From beginning to end...Daniel donating.
I'm sitting in one of the treatment rooms at Siteman Cancer Center, getting a unit of platelets and some fluids before they bring up the frozen cells in a little while. The view from this room is similar to the one I had while undergoing transplant, so it brings back a lot of memories. Last November they were finishing up the apartment building across the way and I spent many hours watching men on scaffolds several stories high doing the window trim and other little things to complete the building. Now when I look out I see patio furniture on the balconies, and various sized curtains on each window, reminders of time passed, reminders that I am still alive.
We came into today with a lot of concerns due to the trend my recent labs have taken. The doctor did a good job of calming our fears. Our continued prayer is that the chemo will continue to keep things in check (that the blast count will drop) and that this final large infusion of leukocytes will overcome the leukemia in my body. For now the plan is to continue with chemo again next month and as long as it proves effective, and I will also have a bone marrow biopsy/aspiration in a month. Not sure yet if we'll do that here at Siteman or locally at Ellis. I am tired of being a guinea pig at the teaching hospital, so the decision will be based primarily on who would be doing it at Ellis. I feel I've contributed enough to student education and I would just prefer to have someone who knows what they're doing and is proficient at it as I face the needles once again. The tenderness in my lower back (ichial crest to be specific) is constant, and I don't even care for pressure on the locations, so having it attacked once again is hard to accept. I know it is just the evil part of having leukemia. The doctor mentioned a few new drugs that may be an option for me if/when the Decitabine quits working. One is being used as a clinical trial here at Siteman, which I would qualify for. At this point the drug options I have left are all considered experimental so it can be a challenge to get insurance coverage for them. I am very thankful to Dr. Medlin and the Ellis social worker who managed to get Decitabine approved for me, as the out of pocket cost is over $20,000 per month. I realize insurance can make or break your survival, and so far our company has been exceptional, for which I am very thankful. I view it as another of the Lord's provisions on our behalf. We are not ruling out the possibility of a second transplant with my sister as donor, but that is definitely the worst case scenario.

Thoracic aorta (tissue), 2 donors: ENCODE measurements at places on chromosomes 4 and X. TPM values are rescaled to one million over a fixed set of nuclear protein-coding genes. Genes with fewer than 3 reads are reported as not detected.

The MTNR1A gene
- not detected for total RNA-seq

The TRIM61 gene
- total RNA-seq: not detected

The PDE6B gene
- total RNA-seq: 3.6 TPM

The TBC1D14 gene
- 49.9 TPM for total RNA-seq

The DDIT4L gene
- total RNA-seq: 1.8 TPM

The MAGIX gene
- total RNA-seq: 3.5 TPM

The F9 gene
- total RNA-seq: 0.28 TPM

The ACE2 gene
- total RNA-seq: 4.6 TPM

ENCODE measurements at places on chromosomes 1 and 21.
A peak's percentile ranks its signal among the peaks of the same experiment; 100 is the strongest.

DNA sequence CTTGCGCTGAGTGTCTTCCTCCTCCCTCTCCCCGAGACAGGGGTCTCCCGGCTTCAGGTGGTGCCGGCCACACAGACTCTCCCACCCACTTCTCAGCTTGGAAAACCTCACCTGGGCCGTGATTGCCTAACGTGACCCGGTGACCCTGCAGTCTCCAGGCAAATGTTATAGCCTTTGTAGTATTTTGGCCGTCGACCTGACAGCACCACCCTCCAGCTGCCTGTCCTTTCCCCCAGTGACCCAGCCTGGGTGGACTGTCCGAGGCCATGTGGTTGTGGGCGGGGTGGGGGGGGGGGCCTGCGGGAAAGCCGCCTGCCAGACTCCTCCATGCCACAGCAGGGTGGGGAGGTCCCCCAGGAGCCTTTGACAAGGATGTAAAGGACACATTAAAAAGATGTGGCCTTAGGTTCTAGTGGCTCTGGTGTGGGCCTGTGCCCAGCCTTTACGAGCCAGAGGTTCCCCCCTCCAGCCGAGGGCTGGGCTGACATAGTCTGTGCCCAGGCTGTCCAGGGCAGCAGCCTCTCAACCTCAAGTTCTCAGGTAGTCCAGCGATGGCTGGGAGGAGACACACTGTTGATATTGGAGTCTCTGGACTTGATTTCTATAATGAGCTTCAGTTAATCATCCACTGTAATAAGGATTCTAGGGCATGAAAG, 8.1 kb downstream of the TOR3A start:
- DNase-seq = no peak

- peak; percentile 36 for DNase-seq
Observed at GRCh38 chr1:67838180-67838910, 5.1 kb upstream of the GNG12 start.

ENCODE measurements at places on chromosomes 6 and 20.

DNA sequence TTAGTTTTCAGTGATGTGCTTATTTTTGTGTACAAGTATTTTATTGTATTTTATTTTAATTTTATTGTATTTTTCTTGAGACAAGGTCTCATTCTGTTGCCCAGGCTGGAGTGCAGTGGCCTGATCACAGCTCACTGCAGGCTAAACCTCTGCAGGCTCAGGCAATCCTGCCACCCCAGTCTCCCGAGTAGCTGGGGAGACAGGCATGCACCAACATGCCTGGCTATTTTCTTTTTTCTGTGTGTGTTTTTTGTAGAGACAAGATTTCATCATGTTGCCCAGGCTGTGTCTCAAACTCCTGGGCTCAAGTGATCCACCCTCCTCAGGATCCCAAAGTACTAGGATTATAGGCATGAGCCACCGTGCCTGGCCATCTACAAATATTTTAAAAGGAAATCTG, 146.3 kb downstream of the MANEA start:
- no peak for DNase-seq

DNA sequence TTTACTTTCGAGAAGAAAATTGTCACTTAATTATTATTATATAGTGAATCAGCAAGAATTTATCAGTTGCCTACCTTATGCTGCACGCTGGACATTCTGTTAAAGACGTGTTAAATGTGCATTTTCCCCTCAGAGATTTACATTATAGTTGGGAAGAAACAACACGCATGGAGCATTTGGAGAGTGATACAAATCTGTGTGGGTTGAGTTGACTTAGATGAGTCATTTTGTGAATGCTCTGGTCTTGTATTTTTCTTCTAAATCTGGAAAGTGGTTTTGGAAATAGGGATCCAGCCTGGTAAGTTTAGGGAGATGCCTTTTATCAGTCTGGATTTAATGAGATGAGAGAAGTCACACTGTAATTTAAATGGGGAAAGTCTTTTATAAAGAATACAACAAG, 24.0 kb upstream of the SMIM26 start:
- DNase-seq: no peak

As always, we ask that you pray that the DLI will do its job targeting the leukemic cells and not my body. Thank you for your continued prayer and support.